Integration of a research/teaching/entrepreneurship model at Elizabethtown College

Document Type

Conference Proceeding

Publication Title

ASEE Annual Conference and Exposition, Conference Proceedings

Publication Date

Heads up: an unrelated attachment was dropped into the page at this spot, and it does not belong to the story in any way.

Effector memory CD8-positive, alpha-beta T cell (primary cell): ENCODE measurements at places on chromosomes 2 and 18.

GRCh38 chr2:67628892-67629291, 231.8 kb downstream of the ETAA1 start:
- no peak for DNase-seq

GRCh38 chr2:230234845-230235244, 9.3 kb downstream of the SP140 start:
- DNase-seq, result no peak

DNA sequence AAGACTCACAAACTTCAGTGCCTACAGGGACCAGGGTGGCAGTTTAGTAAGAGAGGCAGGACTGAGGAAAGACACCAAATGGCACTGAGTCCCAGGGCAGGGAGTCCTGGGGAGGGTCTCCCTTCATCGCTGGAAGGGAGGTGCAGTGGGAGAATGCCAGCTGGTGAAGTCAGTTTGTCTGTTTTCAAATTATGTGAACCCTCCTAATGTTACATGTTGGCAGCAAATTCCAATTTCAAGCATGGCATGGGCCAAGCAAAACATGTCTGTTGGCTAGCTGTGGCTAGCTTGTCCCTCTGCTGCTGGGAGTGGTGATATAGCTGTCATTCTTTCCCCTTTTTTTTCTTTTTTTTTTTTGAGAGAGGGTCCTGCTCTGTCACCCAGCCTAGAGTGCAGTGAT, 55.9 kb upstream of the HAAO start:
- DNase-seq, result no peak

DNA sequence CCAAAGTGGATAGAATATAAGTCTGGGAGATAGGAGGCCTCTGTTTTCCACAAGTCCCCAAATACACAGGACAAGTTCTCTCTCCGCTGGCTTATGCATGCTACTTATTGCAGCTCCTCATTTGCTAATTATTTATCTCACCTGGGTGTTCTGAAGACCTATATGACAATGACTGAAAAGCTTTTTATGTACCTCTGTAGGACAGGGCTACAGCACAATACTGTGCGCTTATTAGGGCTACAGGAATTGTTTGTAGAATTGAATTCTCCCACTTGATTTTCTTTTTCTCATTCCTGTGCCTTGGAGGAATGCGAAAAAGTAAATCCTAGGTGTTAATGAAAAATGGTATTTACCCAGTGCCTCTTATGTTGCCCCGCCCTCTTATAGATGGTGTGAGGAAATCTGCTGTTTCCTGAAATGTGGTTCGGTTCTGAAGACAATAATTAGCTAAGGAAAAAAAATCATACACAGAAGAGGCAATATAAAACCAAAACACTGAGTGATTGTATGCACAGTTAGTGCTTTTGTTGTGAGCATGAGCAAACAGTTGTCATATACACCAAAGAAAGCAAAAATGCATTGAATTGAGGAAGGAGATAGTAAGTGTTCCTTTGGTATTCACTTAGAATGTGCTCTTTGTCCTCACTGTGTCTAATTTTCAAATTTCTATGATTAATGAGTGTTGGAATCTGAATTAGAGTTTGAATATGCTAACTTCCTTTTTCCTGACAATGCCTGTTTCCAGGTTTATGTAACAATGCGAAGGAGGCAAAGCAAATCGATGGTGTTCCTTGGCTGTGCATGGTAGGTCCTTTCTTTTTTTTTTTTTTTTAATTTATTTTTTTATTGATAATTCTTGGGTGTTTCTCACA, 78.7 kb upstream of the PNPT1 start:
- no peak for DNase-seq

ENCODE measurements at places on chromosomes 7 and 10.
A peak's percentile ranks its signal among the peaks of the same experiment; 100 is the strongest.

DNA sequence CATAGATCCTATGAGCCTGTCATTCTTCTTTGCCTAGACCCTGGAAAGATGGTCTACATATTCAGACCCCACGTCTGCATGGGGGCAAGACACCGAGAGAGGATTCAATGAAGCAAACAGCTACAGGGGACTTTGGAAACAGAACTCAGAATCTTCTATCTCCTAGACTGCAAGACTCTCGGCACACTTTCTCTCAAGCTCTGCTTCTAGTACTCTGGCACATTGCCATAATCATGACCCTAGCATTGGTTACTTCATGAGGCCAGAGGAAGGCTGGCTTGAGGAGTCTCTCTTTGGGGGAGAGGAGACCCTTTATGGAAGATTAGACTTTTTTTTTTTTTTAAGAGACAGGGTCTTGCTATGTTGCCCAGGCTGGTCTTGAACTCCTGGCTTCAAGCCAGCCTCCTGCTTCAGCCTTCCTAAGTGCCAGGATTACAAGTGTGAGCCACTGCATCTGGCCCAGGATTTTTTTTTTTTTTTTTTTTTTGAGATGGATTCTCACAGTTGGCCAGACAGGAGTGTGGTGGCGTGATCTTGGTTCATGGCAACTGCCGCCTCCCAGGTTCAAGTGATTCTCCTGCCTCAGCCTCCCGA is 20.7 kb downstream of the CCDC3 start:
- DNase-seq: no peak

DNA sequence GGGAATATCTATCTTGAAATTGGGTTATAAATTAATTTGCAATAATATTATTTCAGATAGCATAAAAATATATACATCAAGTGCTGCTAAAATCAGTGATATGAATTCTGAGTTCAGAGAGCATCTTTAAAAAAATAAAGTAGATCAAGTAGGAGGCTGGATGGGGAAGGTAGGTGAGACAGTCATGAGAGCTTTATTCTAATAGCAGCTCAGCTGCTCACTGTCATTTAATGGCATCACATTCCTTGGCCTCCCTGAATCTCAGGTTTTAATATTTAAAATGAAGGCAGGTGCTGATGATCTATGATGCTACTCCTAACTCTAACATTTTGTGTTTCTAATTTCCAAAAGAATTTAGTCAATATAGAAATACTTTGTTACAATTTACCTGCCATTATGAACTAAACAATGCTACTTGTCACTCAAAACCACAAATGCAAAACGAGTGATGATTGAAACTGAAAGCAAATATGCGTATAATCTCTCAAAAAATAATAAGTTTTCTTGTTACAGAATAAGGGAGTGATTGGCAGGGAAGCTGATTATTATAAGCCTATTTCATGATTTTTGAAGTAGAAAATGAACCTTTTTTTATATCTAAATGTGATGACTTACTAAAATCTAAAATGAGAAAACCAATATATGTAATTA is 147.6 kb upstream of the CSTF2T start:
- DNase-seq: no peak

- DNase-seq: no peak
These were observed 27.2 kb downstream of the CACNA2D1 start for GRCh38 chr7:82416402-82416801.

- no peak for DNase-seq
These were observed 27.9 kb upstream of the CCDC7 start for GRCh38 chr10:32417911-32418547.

In this paper we review an integrated research-teaching-entrepreneurship project at Elizabethtown College, where majors in engineering and business are offered in addition to liberal arts curricula. The research component involves a continuous monitoring of the free- and bound-water rotation spectrum in hydrating portland cement over the frequency range 10 kHz to 8 GHz from initial mixing to several weeks cure, using broadband Time-Domain-Reflectometry (TDR) Dielectric Spectroscopy and an embedded capacitance sensor. The result is an improved understanding of the hydration process from a molecular dynamics standpoint, and a foundation for using TDR spectroscopy as a powerful tool for investigating the hydration process in cementitious materials. In addition, the ability to interrogate the sensor in the time domain and extract information from the direct reflected transient can provide a novel and robust cure-monitoring method usable in the field. The teaching component consists of integrating undergraduate students in this research through individual and team engineering projects that are offered in design and project courses from first to senior year. Some of the projects are offered to vertically integrated engineering teams (i.e., a team composed of first year students, sophomores and juniors); other projects involve interdisciplinary teams with students from engineering, applied physics, chemistry or biology. This effort sprang from collaboration between the College and a small industrial partner, whose laboratories are located at the College and whose main technical expert offers support for teaching engineering and physics courses as a research scientist. These efforts have additional advantages such as generating collaborations and synergies among technical personnel and faculty. Future developments may involve the integration of TDR tools with other electrical and optical methods, the TDR measurement of tissue and life science samples in collaboration with the Biology Department, and the integration of a business entrepreneurship component where business students try to market and sell the services and instrumentation generated by these efforts. © American Society for Engineering Education, 2007.



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